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Tiki Chows', Ottawa, Ontario, Canada (restaurant)

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Name:Tiki Chows'
Street:464 Rideau St.
City:Ottawa, Ontario
Phone:defunct 237-6021

I found this restaurant review accidentally a while back. It's from "The Citizen" an Ottawa newspaper on 10 February 1984. Review written by Bobby Turcotte.

Restaurant-watchers have long wondered that among all the exotically-inclined ethnic eateries around Ottawa now, there wasn't one of the glitzy Hol-lywood-Polynesian persuasion. At last, in September Tiki Chows' filled that cultural gap. It's got all the tipico trappings — gentlemen in tropical shirts who greet you with plastic leis; the tinkle of cascading waterfalls; and soft recorded wicki-wacki music. The alcove is a simulated thatched hut, and you skirt a forest of green-ery to cross a tiki-posted bridge to a larger dining room The walls are hung with masks, spears and other restaurant-Polynesian paraphenalia, and van-colored ceiling lights cast a romantically dim glow. If you're in the mood, it's a re-laxing fun atmosphere. The menu features mainly Polynesian dishes with a smaller Cantonese section and several mostly-Canadian choices like the prime ribs of beef special the night we were there (with snails or French onion soup dessert and beverage for only $11.98). We started with Hawaiian shrimp toast ($4.25), a generous serving of savory nicely deep-fried rolls, and egg rolls (60 cents each) in a thin but heavy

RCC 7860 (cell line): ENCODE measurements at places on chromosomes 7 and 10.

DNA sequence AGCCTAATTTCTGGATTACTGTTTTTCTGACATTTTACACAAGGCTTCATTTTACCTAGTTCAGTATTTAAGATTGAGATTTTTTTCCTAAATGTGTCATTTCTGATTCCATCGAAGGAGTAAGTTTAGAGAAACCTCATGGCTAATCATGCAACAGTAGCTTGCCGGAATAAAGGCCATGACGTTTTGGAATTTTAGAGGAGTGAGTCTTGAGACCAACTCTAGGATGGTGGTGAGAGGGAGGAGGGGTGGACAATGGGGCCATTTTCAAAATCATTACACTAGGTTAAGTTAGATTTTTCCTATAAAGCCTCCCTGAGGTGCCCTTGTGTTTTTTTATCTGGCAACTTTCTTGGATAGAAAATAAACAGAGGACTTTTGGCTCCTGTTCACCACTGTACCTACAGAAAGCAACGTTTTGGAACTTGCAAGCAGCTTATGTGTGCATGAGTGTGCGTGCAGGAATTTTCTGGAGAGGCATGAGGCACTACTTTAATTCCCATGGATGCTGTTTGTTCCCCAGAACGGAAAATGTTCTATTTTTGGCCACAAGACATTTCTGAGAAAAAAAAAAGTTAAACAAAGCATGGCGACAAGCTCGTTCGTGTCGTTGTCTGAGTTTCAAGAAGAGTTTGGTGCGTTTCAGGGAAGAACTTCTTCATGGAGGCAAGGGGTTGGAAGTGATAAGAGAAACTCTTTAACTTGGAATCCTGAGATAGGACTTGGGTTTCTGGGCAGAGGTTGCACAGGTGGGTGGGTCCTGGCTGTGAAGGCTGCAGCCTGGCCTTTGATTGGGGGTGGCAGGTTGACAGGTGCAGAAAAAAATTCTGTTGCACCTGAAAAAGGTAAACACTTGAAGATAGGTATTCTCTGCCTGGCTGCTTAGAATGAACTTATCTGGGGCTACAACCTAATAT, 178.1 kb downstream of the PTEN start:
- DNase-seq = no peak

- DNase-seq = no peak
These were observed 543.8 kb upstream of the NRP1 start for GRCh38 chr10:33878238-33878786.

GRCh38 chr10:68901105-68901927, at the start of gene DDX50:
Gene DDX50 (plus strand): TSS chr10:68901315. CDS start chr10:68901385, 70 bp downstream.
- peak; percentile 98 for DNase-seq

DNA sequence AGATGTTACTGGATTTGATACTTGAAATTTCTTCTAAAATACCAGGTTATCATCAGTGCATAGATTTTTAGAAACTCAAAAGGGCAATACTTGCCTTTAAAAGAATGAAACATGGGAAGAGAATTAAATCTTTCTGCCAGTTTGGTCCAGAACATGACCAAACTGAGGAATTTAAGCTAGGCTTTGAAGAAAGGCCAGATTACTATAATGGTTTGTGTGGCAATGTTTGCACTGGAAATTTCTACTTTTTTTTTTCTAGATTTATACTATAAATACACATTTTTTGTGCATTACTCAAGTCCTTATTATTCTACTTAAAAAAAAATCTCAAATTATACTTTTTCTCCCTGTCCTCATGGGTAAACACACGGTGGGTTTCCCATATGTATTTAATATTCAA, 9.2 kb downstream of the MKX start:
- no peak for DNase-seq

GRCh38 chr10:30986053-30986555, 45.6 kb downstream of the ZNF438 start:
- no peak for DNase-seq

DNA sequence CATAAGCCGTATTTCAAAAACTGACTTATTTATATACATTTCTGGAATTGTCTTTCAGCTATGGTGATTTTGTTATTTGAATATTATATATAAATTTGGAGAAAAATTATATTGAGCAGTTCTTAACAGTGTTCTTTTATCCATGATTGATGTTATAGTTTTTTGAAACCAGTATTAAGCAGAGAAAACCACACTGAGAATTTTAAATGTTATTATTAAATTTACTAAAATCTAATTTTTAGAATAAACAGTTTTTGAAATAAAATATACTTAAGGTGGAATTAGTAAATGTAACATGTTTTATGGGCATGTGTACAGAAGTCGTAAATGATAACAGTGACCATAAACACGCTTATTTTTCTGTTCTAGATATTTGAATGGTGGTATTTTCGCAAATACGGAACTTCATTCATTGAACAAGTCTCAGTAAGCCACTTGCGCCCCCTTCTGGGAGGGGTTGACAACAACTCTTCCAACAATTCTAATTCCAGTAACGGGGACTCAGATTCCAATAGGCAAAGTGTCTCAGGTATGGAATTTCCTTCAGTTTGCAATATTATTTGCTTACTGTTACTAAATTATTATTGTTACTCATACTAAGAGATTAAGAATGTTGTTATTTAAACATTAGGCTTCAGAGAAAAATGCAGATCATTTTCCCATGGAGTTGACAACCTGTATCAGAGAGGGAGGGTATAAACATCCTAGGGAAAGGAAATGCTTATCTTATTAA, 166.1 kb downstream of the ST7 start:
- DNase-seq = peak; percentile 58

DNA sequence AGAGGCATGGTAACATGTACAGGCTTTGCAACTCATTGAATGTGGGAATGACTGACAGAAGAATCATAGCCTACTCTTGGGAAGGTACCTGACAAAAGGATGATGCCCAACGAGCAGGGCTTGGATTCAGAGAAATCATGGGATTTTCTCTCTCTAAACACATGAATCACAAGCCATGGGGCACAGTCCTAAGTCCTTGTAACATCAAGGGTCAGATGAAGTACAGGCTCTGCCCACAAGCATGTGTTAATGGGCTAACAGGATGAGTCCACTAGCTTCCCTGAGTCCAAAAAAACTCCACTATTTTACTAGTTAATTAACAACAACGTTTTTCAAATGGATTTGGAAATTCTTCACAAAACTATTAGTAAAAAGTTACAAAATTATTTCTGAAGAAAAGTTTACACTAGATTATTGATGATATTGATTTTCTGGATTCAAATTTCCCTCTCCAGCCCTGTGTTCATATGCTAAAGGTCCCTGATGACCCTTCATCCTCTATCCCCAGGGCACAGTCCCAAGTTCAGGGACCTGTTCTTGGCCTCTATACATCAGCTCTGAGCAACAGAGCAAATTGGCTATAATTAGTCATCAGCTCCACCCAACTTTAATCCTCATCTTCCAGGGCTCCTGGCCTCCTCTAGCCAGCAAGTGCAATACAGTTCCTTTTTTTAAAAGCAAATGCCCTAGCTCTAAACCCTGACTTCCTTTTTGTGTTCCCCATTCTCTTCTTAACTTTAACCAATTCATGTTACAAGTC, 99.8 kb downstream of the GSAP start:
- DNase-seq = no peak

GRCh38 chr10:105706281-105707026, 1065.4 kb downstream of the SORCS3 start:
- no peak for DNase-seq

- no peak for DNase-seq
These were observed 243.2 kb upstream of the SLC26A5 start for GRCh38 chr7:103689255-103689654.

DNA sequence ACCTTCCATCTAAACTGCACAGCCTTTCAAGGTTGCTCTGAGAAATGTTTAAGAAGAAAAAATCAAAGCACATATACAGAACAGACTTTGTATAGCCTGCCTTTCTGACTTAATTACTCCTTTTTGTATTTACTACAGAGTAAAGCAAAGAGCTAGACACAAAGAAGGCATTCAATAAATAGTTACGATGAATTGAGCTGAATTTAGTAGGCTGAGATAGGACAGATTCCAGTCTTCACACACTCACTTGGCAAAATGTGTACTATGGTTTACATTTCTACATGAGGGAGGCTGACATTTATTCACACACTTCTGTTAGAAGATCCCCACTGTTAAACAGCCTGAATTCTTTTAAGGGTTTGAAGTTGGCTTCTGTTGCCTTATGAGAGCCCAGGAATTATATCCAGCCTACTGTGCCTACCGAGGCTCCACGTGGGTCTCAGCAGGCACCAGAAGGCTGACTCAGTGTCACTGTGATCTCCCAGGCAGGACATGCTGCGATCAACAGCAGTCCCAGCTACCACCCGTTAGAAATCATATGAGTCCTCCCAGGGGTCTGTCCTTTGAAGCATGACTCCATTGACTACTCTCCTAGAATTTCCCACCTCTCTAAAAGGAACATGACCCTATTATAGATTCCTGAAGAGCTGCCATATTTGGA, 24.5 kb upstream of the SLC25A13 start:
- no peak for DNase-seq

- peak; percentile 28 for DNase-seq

wrapper. From then our meal went on downhill. Our Luau platter with lobster tails, shrimps, scallops and mixed vegetables on a sizzling platter ($12.95) had a bountiful assortment of the seafood and masses of vegetables including snowpeas, water chestnuts, peppers and mushrooms, and pineapple. But all that good stuff was smothered in a glazed-looking sauce with no dis-cernible flavor. Also it was tossed, at table side, with a flourish onto a splendidly sizzling platter, but then was tossed back onto an ordinary serving dish. There, it soon lost all traces of sizzle. The beef Tahiti ($11.95) beef slices rolled in rice wafers and deep-fried but it was hard to imagine how the wrappings could have come so limp and soggy to our table When you scraped them off though, the meat was tender and tasty, and
there was lots of it. It came with pineapple and mixed vegetables slathered in a similar shiny sauce, and a side bowl of equally blah oyster sauce for the beef. The rice with both dishes lacked character in its texture The house vine is $11.95 a litre. For dessert we tried a Chinese pastry (Si 25) that turned out to be sponge with canned pineapple and tasteless cream topping. The al-mond cookie (60 cents) was better. We also tried Tiki Tea-Tee (95 cents each) a mix of tea and coffee I've never had before but that ourwaiter assured us was big in the islands. It was strangely refreshing, but definitely an acquired taste. It's a pity that a place with such an inviting atmosphere and such pleasantly friendly service doesn't do more authentic justice to their particular brand of cookery. Lots of canned pineapple and slithery sauce on almost everything does not a good Polynesian restaurant make. Other items on th. includ-ed Tiki platter for two or more with five different appetizers ($11.95), Hawaiian shrimp stuffed with meat ($11 95), Hawaiian chicken and steaks ($8.95); surf and turf, $15.95

Good to hear from you, Pappy! That sounds like a great place, opening just a little late in the game. Wonder how long it stuck around...and if any of the Canadian Tiki archaeologists here know anything about it.

It sounds a little bit like THIS place - just in a different town !:


The Chows must have had a chain of restaurants, there is another one in Truro, Nova Scotia.

It still open. Here is youtube link with videos of the (somewhat) Tiki bar and Polynesian Room.



Funny! Chow down with the Chow Family!

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